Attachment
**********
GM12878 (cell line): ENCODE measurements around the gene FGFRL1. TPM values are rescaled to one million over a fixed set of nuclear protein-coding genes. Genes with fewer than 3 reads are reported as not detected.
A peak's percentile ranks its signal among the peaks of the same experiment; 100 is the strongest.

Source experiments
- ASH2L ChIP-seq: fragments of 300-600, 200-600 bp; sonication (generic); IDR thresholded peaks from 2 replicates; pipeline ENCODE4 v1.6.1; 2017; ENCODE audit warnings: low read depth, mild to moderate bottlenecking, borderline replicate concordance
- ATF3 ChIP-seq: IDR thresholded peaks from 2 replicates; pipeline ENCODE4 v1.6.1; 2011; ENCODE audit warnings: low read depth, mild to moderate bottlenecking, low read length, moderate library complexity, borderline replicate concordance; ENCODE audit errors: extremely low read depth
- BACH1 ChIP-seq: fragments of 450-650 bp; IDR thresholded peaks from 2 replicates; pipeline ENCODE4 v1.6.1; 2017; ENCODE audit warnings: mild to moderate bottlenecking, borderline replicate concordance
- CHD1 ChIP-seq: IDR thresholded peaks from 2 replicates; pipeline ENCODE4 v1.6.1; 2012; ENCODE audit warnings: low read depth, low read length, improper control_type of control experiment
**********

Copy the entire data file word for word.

GM12878 (cell line): ENCODE measurements around the gene FGFRL1. TPM values are rescaled to one million over a fixed set of nuclear protein-coding genes. Genes with fewer than 3 reads are reported as not detected.
A peak's percentile ranks its signal among the peaks of the same experiment; 100 is the strongest.

Source experiments
- ASH2L ChIP-seq: fragments of 300-600, 200-600 bp; sonication (generic); IDR thresholded peaks from 2 replicates; pipeline ENCODE4 v1.6.1; 2017; ENCODE audit warnings: low read depth, mild to moderate bottlenecking, borderline replicate concordance
- ATF3 ChIP-seq: IDR thresholded peaks from 2 replicates; pipeline ENCODE4 v1.6.1; 2011; ENCODE audit warnings: low read depth, mild to moderate bottlenecking, low read length, moderate library complexity, borderline replicate concordance; ENCODE audit errors: extremely low read depth
- BACH1 ChIP-seq: fragments of 450-650 bp; IDR thresholded peaks from 2 replicates; pipeline ENCODE4 v1.6.1; 2017; ENCODE audit warnings: mild to moderate bottlenecking, borderline replicate concordance
- CHD1 ChIP-seq: IDR thresholded peaks from 2 replicates; pipeline ENCODE4 v1.6.1; 2012; ENCODE audit warnings: low read depth, low read length, improper control_type of control experiment